“Oh, Lena Luthor, it’s been too long.”

So, the third time, she doesn’t have to drop the name herself, it’s done for her.

Lips tight and arms still at her sides, Lena steps slowly up to the small podium. “Veronica.”

Veronica’s red lips twist at the corners into a smirk. “Come on, I know you’re at least a little bit excited to see me.”

Lena sighs through her nostrils, resists the urge to roll her eyes. “It’s nice to see you,” she relents.

Veronica laughs. “That’s better. But really, it has been a while. What brings the innocent Luthor all the way over to my end of the neighborhood?”

Lena’s already regretting this, already considering turning right back around and dipping into a liquor store for her preferred poison, can feel the thumps in her chest growing louder, and yet — 

She must be pretty pathetically lonely if having the driest small talk in the universe with Veronica Sinclair, of all people, is actually scratching at the unreachable, unspeakable itch in her heart.

“I’m checking out some new job opportunities,” Lena tells her, clearing her throat. It’s not completely a lie.


“Careful, V, your interest is showing.”

Veronica scoffs playfully, leaning forward on her elbows just so. “Please. The whole world is interested, at this point.”

“I’ll remember that if I’m struck with the sudden urge to be interviewed. May I head in?” Lena gestures to the door behind Veronica, who tilts her head in response.

“What, no Siobhan this time?”

It’s bait, it’s such fucking bait, because — okay, Siobhan’s not like, famous famous, she doesn’t have Taylor Swift’s phone number or anything (no matter how often she’ll insist in public that she does), and Lena herself is only well known if you fall into either Siobhan’s fanbase, follow the careers of her family members’, or you just so happened to be really into The Killers when that one music video she starred in came out in 2013.

But the point is — there’s been a lot of air around her lately, and it didn’t take very long after someone sniffed up the trail left behind when Lena fled the city for them to trace it to a breakup. And everyone in the industry knows: the quieter, more anticlimactic the breakup, the more scandalous it must be in the tabloids the next day. 

Someone in Veronica’s position, working a job that requires her to know the intricate details behind every person’s career, with a tightly secured lid of discretion — there was no way in hell she doesn’t know.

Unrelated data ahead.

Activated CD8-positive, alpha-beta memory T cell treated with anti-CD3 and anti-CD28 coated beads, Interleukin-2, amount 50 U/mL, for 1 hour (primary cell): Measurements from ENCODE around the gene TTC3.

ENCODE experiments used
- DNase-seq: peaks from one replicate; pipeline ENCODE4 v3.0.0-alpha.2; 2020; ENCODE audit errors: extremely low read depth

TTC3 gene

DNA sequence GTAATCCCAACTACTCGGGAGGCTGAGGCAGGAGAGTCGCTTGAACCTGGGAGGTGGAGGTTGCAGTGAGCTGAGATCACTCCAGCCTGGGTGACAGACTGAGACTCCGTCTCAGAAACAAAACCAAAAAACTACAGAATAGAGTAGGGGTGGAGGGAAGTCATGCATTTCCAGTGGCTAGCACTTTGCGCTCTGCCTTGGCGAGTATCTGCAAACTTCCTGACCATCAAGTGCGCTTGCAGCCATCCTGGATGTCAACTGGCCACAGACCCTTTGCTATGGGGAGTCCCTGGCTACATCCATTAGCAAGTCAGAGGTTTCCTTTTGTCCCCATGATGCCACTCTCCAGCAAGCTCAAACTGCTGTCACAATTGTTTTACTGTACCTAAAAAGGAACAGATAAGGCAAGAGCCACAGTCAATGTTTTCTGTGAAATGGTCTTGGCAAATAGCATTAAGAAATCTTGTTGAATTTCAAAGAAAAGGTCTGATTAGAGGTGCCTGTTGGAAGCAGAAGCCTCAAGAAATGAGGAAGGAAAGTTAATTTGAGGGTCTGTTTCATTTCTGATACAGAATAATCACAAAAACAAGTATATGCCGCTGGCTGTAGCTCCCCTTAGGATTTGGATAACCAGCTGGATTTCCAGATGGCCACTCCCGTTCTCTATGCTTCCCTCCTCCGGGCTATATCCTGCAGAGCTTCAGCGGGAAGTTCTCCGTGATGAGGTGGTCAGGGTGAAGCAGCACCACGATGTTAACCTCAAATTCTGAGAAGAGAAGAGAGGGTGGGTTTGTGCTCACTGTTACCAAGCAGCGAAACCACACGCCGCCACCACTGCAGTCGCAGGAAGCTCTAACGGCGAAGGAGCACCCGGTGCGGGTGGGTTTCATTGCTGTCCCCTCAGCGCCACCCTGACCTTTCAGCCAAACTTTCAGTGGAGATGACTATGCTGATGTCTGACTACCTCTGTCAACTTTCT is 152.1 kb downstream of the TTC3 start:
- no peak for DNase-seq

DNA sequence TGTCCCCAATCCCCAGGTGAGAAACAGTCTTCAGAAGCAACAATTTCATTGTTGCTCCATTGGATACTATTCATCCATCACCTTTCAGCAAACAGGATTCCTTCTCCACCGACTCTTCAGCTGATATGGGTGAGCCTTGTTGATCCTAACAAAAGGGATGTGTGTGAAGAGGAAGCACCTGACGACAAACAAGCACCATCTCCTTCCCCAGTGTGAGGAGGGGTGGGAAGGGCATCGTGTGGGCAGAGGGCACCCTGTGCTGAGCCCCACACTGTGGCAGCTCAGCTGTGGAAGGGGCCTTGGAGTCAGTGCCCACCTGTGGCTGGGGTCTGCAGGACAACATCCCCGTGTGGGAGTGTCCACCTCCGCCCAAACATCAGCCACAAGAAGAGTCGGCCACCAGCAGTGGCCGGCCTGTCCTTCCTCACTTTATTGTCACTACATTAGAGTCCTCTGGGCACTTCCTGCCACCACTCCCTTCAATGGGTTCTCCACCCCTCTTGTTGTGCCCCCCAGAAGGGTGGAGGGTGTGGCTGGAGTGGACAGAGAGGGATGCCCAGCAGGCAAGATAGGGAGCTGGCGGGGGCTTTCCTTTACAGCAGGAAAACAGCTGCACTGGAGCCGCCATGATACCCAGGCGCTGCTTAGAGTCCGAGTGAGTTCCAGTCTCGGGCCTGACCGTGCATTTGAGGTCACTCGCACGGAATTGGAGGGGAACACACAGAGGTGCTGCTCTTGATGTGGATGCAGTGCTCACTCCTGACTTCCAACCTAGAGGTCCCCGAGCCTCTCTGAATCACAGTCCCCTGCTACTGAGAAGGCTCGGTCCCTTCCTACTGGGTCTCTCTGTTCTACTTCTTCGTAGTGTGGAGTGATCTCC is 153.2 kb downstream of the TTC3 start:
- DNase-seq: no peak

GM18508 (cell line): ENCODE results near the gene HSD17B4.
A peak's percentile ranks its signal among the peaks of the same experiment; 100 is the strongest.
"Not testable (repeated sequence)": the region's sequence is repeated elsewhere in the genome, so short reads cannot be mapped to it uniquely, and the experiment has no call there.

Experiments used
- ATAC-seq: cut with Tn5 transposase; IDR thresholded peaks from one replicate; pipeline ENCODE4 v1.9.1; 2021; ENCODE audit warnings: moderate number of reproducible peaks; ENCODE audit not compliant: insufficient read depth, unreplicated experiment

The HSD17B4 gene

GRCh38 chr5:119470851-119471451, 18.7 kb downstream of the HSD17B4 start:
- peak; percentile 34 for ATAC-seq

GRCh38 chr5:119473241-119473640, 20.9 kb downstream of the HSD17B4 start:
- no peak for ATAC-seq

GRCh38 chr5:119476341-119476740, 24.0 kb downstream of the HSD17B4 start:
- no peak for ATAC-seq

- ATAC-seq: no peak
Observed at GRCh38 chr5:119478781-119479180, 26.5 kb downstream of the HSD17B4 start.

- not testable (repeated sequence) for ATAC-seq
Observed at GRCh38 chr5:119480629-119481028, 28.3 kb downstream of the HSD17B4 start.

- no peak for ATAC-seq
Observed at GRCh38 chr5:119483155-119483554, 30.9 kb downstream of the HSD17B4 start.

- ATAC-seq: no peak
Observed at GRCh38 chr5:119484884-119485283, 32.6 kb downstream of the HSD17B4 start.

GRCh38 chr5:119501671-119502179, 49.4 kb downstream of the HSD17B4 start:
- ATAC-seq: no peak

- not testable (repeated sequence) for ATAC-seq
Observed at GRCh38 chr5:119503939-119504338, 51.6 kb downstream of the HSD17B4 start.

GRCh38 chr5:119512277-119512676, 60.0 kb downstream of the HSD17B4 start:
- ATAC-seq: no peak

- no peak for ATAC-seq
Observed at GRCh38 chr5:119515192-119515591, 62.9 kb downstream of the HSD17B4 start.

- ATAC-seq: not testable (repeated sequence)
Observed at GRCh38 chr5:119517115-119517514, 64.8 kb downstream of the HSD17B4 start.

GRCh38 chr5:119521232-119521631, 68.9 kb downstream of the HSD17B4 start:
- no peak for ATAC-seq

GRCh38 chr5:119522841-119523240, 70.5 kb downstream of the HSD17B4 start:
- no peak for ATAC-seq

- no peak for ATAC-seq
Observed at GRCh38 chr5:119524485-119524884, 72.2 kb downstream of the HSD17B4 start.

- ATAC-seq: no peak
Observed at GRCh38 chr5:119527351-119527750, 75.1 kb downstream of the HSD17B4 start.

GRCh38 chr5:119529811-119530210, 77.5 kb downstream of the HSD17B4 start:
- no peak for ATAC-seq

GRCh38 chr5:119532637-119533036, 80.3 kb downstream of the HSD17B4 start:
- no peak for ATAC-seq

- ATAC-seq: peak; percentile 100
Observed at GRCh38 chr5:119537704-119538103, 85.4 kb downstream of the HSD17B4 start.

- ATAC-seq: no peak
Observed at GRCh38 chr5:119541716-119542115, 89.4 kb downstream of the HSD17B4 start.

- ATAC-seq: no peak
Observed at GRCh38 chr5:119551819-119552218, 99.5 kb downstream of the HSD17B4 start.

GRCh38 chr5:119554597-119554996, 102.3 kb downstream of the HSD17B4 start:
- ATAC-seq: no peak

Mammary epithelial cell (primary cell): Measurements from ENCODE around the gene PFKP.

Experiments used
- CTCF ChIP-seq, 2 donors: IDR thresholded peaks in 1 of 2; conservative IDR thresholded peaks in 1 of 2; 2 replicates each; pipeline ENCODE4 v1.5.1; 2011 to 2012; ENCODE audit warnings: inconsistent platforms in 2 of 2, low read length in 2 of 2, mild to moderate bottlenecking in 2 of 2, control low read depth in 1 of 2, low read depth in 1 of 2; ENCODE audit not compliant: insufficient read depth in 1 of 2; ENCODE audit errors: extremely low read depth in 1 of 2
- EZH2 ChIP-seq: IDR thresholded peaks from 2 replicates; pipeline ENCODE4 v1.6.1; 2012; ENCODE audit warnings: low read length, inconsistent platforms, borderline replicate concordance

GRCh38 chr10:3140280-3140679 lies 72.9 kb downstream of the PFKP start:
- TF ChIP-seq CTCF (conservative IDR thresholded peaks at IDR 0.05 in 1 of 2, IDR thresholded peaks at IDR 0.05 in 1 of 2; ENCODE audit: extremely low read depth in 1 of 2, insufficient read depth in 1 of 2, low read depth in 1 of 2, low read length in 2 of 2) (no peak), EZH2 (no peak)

“Not tonight.”

“What a shame.” Veronica grins, bites her bottom lip. “If you change your mind about that… interview, well. You know where I’ll be.”

Veronica steps back from the podium to unhook the red rope hanging over the door, holding it aside as she waves Lena in. “Enjoy your night, babe.”

Lena doesn’t have the greatest memory of the place; the shape of the long room with low tables and dark leather couches tucked all along the right side against floor-length windows, the left with evenly-spaced high top tables, all under a thrumming pale-red glow, occasionally sliced by the rotating dance floor lights at the opposite end — it’s all vaguely familiar, but like a dream. She hadn’t exactly been sober when she came here two years ago, had likely been a few tequila shots into her night. 

Lena’s skin now prickles with the staggering awareness of how stone-cold sober she is. Which, in a club, is never a good feeling, and so she makes a straight shot down the room for the bar at the end.

It’s too dark to make out who anyone is as she passes through the crowded club, too loud to pick up on familiar voices, but she’s not too concerned. Yet, anyway.

Once at the end, the room once again splits open into two areas; on the right, the floor steps down a few levels into a wide ocean of a dance floor thrumming with bodies, smoke and strobing lights, until the walls round out and narrow down to a DJ spinning in a glass booth. To her left, up a very short, curved flight of stairs, the bar looks over the whole floor, safely elevated from any speakers pointing in the opposite direction. This is where Lena heads up next, pulling down self-consciously at the hem of her short, black lace cocktail dress.

It’s surprisingly uncrowded up here away from the floor, there being a scattered few of empty seats at the bar and only a couple groups of bystanders lingering around the edges, making use of the quieter space to engage in actual conversation. Because, thankfully, the acoustics were thought out by whatever architect Veronica hired to design the place, for the mind-crunching music really doesn’t penetrate the area of the bar all too much. Lena lets out a breath she hadn’t realized she was holding when she drops onto an empty barstool in the middle, dropping her clutch unceremoniously onto the bar top and shuts her eyes. It’s like stepping entirely into a different room, and she basks momentarily in being able to hear her own thoughts again.

“There’s a spot out back that’s better for naps, if you want.”

Lena blinks open her eyes, taking in the bartender in front of her who tucks a dark rag into the back pocket of her black jeans with a cheeky smile. She’s actually rather cute, Lena realizes, with long blonde hair tucked back into a tight ponytail, curly tendrils sneaking out on both sides to frame her face. God, Lena takes so much as a walk in the park with her hair tied back like that and every strand of hair suddenly wants to burst out in a frizzy mess, she can’t imagine what it would take to look that composed while working .